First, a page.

3. The Girl Who Thought in Pictures: The Story of Dr. Temple Grandin

By Julia Finley Mosca
Illustrated by Daniel Rieley

I am well aware of the autistic adult's community's concerns about Dr. Temple Grandin herself, but I do think this picture book is still a great read. Especially when the selection of autism picture books featuring female autistics is so small. You can learn more about why I like this picture book over at CBC Parents.

4. All My Stripes: A Story for Children with Autism

By Shaina Rudolph & Danielle Royer
Illustrated by Jennifer Zivoin

This autism picture book was one of the first that I ever read to my boys many years ago. It's also one that seems to be readily available at libraries, which is good. The illustrations are cute and the story is really good. Want to learn more about this book? Read more of my thoughts over at CBC Parents.

5. Noah Chases the Wind

By Michelle Worthington
Illustrated by Joseph Cowman

The artwork in this book is just beautiful! I go into a bit more detail over at CBC Parents so click here to read my thoughts about this particular book.

6. Different Like Me: My Book of Autism Heroes

By Jennifer Elder
Illustrated by Marc Thomas & Jennifer Elder

This book features lots of biographies of autistic people, including females, males, and even a person of color. So lots of diversity within its pages!

It does, however, have a lot of text and isn't like a traditional picture book like the rest on this list.

But it's a great book for kids who need reassurance that being different is okay or need to find a person to relate to that is just like themselves.

7. Sensory Like You

By Rachel S. Schneider
Illustrated by Kelly Dillon

A blogging friend of mine recommended this book to me and I'm so glad she did.

Both the author and the illustrator have sensory processing disorder themselves and they did a great job introducing the topic of sensory processing to kids.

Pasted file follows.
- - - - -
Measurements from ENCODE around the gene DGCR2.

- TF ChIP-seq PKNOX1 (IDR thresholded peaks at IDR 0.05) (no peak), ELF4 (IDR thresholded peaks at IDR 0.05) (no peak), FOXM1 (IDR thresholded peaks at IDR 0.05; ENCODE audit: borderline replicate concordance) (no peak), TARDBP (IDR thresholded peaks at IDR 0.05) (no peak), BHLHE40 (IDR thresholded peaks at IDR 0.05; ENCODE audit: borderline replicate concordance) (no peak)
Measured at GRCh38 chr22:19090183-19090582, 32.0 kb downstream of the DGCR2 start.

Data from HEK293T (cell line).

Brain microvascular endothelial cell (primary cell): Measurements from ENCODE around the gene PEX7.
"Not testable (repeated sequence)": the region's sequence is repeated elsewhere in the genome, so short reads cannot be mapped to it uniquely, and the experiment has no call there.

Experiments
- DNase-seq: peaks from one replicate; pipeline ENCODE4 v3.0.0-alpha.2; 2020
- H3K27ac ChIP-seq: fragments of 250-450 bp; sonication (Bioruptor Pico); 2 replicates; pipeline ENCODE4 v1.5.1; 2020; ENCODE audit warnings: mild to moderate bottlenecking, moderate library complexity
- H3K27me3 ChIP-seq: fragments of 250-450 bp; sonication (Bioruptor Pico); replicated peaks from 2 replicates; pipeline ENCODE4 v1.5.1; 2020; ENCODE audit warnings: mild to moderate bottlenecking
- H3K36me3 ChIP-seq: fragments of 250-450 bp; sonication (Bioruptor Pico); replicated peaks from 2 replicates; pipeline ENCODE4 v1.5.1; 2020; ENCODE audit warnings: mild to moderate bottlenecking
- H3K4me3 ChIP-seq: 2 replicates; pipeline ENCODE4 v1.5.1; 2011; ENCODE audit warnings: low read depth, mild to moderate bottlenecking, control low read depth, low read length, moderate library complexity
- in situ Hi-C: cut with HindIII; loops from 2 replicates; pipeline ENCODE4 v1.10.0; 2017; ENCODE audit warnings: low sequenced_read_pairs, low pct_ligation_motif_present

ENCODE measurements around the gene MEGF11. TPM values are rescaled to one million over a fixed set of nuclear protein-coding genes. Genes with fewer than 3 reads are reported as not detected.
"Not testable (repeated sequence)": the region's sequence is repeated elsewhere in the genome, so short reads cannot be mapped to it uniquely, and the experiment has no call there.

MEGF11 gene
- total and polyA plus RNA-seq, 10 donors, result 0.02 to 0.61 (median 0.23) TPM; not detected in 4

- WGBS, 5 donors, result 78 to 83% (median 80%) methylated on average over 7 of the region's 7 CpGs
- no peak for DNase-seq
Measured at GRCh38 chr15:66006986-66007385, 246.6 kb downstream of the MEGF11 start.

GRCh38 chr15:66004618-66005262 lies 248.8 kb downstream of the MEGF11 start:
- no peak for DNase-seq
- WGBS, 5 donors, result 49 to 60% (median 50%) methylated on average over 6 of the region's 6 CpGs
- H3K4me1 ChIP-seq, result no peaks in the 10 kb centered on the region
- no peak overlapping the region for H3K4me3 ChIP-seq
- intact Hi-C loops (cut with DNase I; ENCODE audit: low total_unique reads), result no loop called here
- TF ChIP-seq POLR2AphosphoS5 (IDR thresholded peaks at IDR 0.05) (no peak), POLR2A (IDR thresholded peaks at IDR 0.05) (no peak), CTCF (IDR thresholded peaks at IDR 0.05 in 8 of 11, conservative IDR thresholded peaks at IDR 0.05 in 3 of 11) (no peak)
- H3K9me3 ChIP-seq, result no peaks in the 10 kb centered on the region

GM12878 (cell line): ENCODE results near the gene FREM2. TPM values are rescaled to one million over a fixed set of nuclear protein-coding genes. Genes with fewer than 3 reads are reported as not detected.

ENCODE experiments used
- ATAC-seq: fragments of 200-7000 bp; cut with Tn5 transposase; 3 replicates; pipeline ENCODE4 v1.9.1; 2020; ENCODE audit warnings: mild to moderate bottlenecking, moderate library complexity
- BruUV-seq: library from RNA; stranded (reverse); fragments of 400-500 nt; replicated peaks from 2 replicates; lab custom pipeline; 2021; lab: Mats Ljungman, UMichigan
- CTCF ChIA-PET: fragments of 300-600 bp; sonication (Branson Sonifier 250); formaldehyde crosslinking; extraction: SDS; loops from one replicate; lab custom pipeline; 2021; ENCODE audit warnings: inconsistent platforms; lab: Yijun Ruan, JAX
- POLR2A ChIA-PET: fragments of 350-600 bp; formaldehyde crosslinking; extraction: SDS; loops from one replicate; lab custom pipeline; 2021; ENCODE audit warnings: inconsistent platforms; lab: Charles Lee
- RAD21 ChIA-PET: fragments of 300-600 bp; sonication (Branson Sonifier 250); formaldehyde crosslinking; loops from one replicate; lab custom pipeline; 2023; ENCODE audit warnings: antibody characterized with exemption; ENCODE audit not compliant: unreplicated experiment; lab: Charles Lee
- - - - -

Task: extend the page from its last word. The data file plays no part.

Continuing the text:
They describe all of the different senses, even interoception, and even go into detail about how a brain with sensory issues functions.

A great book for introducing your child's diagnosis to them, by the way!

8. Looking After Louis

By Lesley Ely
Illustrated by Polly Dunbar

There's lots of good things to highlight in this book, but you'll have to read my thoughts on this picture book over at CBC Parents.

9. We're Amazing 1,2,3! A Story About Friendship and Autism

By Leslie Kimmelman
Illustrated by Marybeth Nelson

This picture book isn't amazing like the title would imply, but I do think it is a pretty solid first book about autism for the younger crowd.

What I do like is that it features an autistic girl, Julia, as a main character. I also like that Elmo is respectful and gives practical strategies to his friend Abby about how to be a good friend to Julia.

One thing I don't like about this book is that Julia is given some pretty stereotypical autistic traits like lining up toys, spinning objects, and hand flapping. It's not necessarily a bad thing, per se, just something I wanted to point out.

Overall, it's still a fairly good, and positive, autism picture book.


** The book "My Brother Charlie" is shown in the pinnable images, but has since been removed from this book list due to its subtle ableism and other problems (like I didn't read the information section at the end for instance - my bad for missing that!). **

The best picture books about autism for kids